Review: The Girls

Why I picked it: My book club in Omaha read this book for our October selection and discussed the book with the author Tuesday evening.

I was so excited when they called me to talk and catch up!  I miss these ladies so much.  We talked for an hour (about everything)... as soon as I hung up the phone I thought... I forgot to ask:

Cheryl,  How are your boys doing? 
Lisa, Tell me about the call with Lori (we didn't even talk about it)
Linda, How are the grandchildren? How's the musician?

I could go on and on.... but with a dozen women in our group I will spare you the individual questions (ha).

Synopsis: Rose and Ruby are closer than most twin sisters. Indeed, they have spent their twenty-nine years on earth joined at the head. Given that they share a web of essential veins, there is no possibility that they can be separated in their lifetime.

On the eve of their thirtieth birthday, Rose sets out to write her autobiography. But because their lives have been so closely shared, Ruby insists on contributing the occasional chapter. And so, as Rose types away on her laptop, the technophobic Ruby scribbles longhand on a yellow legal pad. They’ve established one rule for their co-writing venture: neither is allowed to see what the other has written. Together, they tell the story of their lives as the world’s oldest surviving craniopagus twins – the literary Rose and straight-talking Ruby often seeing the same event in wildly different ways. Despite their extreme medical condition, the sisters express emotional truths that every reader will identify with: on losing a loved one, the hard lessons of compromise, the first stirrings of sexual desire, the pain of abandonment, and the transcendent power of love.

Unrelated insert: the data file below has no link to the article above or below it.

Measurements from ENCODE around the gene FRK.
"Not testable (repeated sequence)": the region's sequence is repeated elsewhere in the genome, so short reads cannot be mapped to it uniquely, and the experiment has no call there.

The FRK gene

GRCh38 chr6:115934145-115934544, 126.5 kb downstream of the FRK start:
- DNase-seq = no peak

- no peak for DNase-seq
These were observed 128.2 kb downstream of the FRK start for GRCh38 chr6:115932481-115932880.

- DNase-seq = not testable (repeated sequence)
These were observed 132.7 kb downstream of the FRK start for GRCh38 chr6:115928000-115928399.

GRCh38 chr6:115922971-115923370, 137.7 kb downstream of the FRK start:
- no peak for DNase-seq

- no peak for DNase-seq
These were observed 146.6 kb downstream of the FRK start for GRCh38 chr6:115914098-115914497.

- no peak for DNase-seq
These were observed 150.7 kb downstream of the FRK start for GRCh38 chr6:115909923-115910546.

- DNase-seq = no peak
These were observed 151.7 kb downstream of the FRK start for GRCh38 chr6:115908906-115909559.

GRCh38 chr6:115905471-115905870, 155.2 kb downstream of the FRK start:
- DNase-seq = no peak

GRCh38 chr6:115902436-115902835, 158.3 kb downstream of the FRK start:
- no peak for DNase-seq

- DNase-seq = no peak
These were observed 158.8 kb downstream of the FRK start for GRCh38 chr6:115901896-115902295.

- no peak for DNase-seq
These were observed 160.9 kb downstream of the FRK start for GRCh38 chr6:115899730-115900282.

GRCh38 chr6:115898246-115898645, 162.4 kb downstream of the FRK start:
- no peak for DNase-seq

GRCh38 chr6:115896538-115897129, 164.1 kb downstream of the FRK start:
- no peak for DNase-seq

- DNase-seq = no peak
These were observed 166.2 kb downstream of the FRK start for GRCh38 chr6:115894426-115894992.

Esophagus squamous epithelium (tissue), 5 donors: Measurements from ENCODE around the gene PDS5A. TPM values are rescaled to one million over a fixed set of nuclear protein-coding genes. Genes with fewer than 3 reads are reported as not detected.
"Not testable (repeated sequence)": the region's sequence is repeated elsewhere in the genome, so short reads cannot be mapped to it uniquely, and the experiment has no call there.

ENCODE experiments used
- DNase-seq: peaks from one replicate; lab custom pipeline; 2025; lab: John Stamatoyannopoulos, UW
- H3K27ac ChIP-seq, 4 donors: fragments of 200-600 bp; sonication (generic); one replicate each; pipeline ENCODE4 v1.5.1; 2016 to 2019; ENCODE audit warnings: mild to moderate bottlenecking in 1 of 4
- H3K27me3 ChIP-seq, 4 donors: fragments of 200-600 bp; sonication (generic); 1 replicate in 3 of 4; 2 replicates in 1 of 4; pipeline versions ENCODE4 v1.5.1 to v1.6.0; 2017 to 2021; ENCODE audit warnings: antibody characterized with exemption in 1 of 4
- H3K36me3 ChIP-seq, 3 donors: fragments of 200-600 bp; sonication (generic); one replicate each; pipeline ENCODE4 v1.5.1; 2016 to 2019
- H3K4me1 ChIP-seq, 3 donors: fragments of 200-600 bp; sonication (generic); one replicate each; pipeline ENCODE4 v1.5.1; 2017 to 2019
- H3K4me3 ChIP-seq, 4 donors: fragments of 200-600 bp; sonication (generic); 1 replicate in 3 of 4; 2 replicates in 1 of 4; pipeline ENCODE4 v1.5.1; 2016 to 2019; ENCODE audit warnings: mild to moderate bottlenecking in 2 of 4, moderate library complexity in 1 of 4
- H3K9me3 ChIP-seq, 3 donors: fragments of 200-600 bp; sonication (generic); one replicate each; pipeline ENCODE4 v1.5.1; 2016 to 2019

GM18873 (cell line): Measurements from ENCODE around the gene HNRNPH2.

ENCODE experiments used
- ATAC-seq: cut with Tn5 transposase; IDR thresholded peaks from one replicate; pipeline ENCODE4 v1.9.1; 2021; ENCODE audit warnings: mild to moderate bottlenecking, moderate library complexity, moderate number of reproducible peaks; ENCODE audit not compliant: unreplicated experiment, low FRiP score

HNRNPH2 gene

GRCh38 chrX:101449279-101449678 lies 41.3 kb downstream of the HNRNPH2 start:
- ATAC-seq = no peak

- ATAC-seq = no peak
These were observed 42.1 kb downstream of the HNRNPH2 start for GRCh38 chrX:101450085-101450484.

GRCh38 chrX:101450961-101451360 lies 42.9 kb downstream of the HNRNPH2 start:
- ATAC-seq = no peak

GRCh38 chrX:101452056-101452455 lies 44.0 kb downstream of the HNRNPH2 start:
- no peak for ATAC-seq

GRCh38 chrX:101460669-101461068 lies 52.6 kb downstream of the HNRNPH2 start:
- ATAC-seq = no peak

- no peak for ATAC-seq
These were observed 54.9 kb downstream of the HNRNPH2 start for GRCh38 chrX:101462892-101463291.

Quick Take: Recommend - I read The Wife's Tale earlier this year (loved it) and was excited to read this book for my Omaha book club. Someone from my book club suggested The Girls and talking with the author was a wonderful experience so it was an easy selection for us.  I know I shouldn't compare books but I will - I liked The Wife's Tale so much more than this one, there is a long family trip to Uncle Stash's home town that seemed to last forever (maybe it was the audio experience).  That said, I adored Ruby and the descriptiveness of how they live from day to day.  I know this is a novel loosely based on a particular set of twins which made the book more interesting.

Source: Library (audio)